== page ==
"He who fights with monsters might take care lest he thereby become a monster. And if you gaze for long into an abyss, the abyss gazes also into you."
        -Friedrich Nietzsche

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        • #5
          Originally posted by Bing_Oh View Post
          Tactics are not discussed here, as the public (including, potentially, the bad guys) can read this forum just as easily as the LEO's.

          That being said, I would encourage you to run "what if" scenarios through your head as you're driving around. Make sure you're considering your experience, training, equipment, and availability of assistance into the equation. Consider if you would have to do things quickly or if you have time on your side in any given scenario. If you have access to veteran officers, discuss it with them and don't hesitate to poach good ideas and tactics from them.

          And, don't forget your most important tool...communication. As a small-town LEO with minimal backup, communication is particularly important for you. You'll find that, if you're relatively good at it, you can talk the vast majority of people into doing what you want them to do (or a reasonable facsimile thereof)...the rest, you have to do the hard way. The major training point of the scenario you're referring to is considering whether the second officer escalated too quickly and if there was the potential for a verbal resolution. Sometimes there isn't and you have to work the puzzle another way, but you have to consider all the tools in your toolbox.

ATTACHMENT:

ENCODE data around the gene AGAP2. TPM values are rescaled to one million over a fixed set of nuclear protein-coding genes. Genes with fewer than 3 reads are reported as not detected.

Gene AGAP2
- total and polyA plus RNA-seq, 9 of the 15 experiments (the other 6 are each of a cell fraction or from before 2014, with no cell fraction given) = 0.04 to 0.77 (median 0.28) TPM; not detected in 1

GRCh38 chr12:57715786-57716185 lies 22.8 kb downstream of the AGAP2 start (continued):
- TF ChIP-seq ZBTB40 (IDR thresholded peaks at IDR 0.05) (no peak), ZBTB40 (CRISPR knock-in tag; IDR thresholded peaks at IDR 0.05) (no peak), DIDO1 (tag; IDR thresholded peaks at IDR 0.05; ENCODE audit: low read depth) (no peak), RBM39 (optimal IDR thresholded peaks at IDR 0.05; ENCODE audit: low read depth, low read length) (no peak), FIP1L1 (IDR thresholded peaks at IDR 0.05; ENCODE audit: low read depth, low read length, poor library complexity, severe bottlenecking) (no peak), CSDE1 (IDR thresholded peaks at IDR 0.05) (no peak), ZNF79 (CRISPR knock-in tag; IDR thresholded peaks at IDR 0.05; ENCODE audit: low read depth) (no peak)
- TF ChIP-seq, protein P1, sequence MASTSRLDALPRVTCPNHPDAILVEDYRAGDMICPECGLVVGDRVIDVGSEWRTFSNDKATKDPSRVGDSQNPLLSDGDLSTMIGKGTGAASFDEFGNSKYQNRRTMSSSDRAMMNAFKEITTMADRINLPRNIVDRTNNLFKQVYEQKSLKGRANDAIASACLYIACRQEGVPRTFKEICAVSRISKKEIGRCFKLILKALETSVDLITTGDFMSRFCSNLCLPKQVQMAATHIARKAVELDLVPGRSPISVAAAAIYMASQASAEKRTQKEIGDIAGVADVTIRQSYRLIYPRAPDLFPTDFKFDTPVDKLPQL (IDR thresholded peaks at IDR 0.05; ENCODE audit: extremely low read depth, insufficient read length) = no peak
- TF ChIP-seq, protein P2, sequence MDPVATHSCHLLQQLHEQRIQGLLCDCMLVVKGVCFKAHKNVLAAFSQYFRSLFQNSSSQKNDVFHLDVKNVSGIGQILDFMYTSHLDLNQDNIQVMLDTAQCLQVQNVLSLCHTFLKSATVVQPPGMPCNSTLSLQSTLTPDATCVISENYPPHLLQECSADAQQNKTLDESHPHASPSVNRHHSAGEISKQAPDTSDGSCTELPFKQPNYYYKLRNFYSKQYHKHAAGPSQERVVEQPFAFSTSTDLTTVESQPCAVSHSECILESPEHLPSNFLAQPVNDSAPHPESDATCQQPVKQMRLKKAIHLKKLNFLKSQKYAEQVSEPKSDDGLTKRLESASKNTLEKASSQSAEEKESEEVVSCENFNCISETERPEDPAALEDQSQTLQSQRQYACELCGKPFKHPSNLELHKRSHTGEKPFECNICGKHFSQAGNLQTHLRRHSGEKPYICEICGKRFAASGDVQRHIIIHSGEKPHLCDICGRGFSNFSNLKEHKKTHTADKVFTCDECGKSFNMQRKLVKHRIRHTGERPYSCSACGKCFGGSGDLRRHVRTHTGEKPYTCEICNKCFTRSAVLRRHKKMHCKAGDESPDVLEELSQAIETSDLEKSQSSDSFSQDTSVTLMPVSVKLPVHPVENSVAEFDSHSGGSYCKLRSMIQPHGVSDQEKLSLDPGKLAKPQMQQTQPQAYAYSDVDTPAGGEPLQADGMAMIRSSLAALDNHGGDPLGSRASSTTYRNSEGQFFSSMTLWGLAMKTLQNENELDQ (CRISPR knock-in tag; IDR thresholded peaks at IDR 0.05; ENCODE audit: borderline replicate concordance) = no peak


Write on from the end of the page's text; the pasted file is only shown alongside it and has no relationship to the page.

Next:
That is about the best answer you are going to find
          Since some people need to be told by notes in crayon .......Don't PM me with without prior permission. If you can't discuss the situation in the open forum ----it must not be that important

          My new word for the day is FOCUS, when someone irritates you tell them to FOCUS

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          • #6
            It's hard to say what would have been done. Due to the fact there is no 100% standard in training across the country. I've seen the video and based on my standard and training state and department wise there were a lot of flaws done.

            What any of these videos show is how you at your department wthin your state with your traing and resources, what can you do? It don't think of them as Monday Morning Quarterbacking I look at it as if I'm in their shoes doing and say nope do this or that.

            I was trying to think as to why the officer jumps out at a 10, yes I get the slow spees 1.5 miles refusing to yield. And we missed about a minute of aduio so don't know what was said. But this a a little flag for me. He didn't bring it down. And yes I've been in those shoes of jumping out at 10 and not dropping it down. The communication was poor on his end as the driver being passive resistive too.

            In the end we can slice and dice the video and find flaws but sadly in the current climate no matter what we do department leaders will get pressure for the political tards and we are at the bottom of that ladder
            I'd rather be judged by 12 rather carried by 6.

            It should be noted that any and all post that are made are based on my own thought and opinions. And are not related or implied to represent the department I work for.